Exploring Mickey Mouse in the old days, I came across Tijuana bibles involving Disney characters, in particular a famous one pairing Mickey Mouse and Donald Duck:
But what, you ask, are Tijuana bibles? Not bibles, and not from Tijuana.
From the Wikipedia entry:
Tijuana bibles (also known as bluesies, eight-pagers, gray-backs, Jiggs-and-Maggie books, jo-jo books, Tillie-and-Mac books, and two-by-fours) were pornographic comic books produced in the United States from the 1920s to the early 1960s. Their popularity peaked during the Great Depression era. The typical “bible” was an 8-panel comic strip in a wallet-size 2.5×4 inch format (approximately 7×10.5 cm) with black print on cheap white paper and running eight pages in length. In most cases the artists, writers, and publishers of these are unknown. The quality of the artwork varied widely. The subjects are explicit sexual escapades usually featuring well known newspaper comic strip characters, political figures, or movie stars, invariably used without permission. Tijuana bibles repeated ethnic stereotypes found in popular culture at the time.
People distributed Tijuana bibles “under the counter” in places such as schools, garages, cigar stores, burlesque houses, and barber shops as well as from the hatches of station wagons and from persons selling them on the street. The term “Tijuana bibles” refers to the apocryphal belief that they were manufactured and smuggled across the border from Tijuana, Mexico.
Renowned comic artist and advocate of the medium of comics Art Spiegelman notes that records of prosecutions against publishers and artists for making Tijuana bibles do not seem to exist; the cartoonist added, however, that on occasion authorities seized shipments and people selling Tijuana bibles. According to Spiegelman, it’s not clear whether mom and pop outfits or organized crime created the small salacious booklets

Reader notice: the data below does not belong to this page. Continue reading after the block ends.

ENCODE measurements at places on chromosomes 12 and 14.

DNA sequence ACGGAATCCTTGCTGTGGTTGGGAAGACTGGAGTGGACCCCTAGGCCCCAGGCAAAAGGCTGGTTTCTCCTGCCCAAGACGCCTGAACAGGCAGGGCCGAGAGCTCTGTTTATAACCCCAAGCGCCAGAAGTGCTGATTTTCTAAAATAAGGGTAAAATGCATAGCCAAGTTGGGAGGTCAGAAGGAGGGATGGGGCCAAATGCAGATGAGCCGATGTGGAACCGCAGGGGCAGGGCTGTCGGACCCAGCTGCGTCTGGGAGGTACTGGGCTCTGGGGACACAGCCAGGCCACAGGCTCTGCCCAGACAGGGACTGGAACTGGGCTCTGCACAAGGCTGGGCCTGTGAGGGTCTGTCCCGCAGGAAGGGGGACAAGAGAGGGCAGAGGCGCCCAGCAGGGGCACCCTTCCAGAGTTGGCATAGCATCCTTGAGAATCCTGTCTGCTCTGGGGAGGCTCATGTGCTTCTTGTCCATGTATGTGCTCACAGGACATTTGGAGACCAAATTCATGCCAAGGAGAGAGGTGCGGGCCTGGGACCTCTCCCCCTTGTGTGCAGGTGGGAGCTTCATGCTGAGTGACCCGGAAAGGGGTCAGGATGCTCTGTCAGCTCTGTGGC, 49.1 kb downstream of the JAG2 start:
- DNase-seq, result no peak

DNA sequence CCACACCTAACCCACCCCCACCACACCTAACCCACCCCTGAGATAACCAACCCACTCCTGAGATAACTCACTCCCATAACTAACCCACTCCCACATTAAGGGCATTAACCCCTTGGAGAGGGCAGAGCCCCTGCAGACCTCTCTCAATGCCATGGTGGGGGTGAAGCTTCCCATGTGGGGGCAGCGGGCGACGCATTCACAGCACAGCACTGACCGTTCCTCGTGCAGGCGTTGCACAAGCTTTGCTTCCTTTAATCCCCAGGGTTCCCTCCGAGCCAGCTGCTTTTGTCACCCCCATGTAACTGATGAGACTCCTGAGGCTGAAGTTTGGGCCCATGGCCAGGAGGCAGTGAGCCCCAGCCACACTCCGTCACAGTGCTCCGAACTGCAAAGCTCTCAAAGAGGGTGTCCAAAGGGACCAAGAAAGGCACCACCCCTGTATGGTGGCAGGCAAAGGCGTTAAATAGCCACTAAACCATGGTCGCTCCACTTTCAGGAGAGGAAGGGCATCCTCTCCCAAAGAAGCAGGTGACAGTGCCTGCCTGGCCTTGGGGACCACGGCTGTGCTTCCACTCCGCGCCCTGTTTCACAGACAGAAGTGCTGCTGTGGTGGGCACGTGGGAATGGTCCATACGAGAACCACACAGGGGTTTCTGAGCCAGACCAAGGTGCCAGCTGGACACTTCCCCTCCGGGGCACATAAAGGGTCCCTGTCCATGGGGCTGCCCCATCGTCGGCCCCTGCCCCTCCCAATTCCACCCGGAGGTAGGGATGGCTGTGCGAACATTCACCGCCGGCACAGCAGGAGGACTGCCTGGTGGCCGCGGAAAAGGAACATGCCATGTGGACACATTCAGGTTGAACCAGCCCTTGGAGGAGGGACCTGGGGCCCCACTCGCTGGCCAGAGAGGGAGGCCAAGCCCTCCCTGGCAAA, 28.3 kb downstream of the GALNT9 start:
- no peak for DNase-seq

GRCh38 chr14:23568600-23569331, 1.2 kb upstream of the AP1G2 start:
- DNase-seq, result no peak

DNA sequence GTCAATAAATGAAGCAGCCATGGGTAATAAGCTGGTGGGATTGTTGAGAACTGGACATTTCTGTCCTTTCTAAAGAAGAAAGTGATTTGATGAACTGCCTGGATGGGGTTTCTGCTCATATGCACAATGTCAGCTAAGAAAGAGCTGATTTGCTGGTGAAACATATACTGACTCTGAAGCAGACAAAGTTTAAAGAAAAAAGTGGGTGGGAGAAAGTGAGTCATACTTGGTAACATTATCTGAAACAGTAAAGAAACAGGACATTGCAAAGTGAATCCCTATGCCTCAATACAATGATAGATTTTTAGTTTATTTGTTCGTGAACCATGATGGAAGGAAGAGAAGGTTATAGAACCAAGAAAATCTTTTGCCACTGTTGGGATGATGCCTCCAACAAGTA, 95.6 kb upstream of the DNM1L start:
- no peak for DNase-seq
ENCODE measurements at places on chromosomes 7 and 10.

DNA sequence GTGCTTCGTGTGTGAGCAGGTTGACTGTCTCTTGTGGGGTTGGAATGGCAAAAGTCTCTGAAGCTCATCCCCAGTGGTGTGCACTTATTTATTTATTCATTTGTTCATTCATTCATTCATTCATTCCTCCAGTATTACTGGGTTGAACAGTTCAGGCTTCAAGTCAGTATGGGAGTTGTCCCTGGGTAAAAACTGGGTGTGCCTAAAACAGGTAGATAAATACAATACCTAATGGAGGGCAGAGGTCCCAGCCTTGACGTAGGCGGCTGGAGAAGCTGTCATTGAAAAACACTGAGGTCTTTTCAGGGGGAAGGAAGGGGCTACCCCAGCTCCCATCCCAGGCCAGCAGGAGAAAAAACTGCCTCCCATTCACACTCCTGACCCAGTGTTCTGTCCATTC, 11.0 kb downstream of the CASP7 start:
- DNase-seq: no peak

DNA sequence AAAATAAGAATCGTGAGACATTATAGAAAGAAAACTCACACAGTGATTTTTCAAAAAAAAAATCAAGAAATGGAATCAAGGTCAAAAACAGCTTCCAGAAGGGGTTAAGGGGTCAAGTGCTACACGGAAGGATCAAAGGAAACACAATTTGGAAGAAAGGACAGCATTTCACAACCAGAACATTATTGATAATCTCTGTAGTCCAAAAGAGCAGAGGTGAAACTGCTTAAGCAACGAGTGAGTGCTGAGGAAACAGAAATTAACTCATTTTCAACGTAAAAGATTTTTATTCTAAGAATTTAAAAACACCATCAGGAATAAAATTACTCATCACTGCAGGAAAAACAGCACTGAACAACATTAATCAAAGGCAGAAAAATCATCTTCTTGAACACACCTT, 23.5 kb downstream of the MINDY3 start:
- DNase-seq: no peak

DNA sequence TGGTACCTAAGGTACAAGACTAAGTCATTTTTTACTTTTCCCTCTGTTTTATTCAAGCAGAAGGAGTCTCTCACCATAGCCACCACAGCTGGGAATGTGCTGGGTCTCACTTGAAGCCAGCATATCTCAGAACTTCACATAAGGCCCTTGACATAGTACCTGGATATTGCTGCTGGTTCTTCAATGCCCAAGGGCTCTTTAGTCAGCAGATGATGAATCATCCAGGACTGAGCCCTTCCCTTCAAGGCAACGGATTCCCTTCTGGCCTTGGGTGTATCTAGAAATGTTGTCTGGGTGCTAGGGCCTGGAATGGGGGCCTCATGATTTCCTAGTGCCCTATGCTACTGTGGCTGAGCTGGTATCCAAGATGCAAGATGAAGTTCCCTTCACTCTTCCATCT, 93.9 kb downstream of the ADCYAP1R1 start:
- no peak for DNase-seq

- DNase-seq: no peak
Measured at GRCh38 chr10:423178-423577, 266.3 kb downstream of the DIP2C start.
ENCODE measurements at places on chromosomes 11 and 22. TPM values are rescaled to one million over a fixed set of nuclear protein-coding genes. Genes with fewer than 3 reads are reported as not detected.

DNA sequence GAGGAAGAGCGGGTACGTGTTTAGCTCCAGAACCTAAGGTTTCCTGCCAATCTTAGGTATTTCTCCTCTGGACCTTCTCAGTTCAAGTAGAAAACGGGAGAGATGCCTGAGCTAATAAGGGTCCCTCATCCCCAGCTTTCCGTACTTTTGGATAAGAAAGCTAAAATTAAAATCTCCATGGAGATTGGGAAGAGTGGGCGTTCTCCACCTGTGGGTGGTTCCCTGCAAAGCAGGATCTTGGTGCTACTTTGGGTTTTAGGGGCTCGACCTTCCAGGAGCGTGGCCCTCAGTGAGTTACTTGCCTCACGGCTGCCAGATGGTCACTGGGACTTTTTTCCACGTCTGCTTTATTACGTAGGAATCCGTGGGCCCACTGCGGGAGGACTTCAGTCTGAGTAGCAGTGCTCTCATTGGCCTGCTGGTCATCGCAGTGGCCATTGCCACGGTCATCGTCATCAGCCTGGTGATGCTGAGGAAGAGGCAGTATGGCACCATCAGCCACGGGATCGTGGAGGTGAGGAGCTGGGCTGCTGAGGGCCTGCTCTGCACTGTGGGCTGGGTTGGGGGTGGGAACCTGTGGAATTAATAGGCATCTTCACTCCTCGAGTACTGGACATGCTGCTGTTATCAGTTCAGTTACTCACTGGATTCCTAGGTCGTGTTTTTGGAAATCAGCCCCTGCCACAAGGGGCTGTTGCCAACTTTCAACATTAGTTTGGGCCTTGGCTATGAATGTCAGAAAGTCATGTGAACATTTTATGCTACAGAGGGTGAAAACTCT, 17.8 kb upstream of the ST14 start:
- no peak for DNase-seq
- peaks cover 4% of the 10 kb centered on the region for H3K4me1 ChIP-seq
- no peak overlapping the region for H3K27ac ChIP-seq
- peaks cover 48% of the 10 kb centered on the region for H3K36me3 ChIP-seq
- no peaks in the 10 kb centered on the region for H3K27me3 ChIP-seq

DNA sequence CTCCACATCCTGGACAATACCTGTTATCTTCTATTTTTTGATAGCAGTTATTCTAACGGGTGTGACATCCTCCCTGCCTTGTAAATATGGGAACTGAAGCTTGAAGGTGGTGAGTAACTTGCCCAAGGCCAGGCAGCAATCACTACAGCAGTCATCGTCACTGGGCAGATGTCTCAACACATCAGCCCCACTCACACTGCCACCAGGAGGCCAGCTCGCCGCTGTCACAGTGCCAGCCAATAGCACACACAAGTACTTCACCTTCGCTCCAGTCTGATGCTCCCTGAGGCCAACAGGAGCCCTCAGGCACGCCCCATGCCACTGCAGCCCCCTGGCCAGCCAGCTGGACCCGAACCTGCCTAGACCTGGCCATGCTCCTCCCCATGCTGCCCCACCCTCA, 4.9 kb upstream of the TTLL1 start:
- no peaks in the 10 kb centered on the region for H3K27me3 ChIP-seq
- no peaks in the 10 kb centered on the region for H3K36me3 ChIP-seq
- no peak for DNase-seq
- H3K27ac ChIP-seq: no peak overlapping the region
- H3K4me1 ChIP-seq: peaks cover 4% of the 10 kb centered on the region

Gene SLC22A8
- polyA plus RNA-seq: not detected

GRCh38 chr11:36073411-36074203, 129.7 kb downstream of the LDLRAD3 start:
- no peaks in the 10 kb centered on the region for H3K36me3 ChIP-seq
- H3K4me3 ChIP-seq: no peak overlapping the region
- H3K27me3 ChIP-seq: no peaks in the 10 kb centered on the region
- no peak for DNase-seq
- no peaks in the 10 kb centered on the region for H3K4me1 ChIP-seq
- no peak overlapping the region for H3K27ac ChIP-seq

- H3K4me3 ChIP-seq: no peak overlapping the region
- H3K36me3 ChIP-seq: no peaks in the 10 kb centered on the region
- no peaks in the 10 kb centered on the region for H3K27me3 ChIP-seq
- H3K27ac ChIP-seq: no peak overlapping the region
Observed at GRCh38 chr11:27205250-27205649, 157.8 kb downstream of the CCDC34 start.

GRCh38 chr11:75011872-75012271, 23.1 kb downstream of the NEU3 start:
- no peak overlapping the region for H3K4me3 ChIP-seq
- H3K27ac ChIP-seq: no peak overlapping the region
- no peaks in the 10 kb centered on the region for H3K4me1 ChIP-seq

Some sources have suggested that they were created in the back rooms of a few rare book shops which sold erotica under the counter in New York City. In some senses, Tijuana bibles were the first underground comix. They also featured original material at a time when legitimate American comic books, typically, still reprinted material from newspaper strips. After World War II, the popularity of the Tijuana bible declined.
There’s a book:
Tijuana Bibles: Art and Wit in America’s Forbidden Funnies, 1930s-1950s, by Bob Adelman, 1997 (with Spiegelman’s introductory essay)
From a review of this volume, in which Mickey and Donald put in an appearance, along with some sexual lexicon:
what can we learn from these exceedingly un-lofty pages? For one thing, we can learn that those before our present generation in America actually knew about sex, knew about it and brought to bear a healthy seasoning of imagination to it: we find a veritable Kama Sutra’s worth of positions here, and then some: Donald Duck buggering a giddy Mickey Mouse [actually Minnie]; Olive Oyl engaged in a vivid threesome with Popeye and Wimpy; Mutt orally servicing a woman who is doing the same to Jeff; Jimmy Cagney reaming and fellating a young actor; and on and on. Indeed, the sheer monomania of the sexual theme can be wearying en masse, and one is best advised to dip piecemeal into these pages. Take breaks.
We also learn a wide vocabulary of bodily parts and functions, as well of personal types, many of these now obsolete. Some examples: for the penis, we might have nubbin, ding-dong or kidney prodder; a man performing cunnilingus might be a pearl fisher, a yodeler or perhaps muzzle-guzzler.
(A copy of the Mickey & Donald bible sold for $504 on eBay in 2002.)
(Added 6/28: The Mickey and Donald bible and a Donald bible can now be viewed on AZBlogX, here.)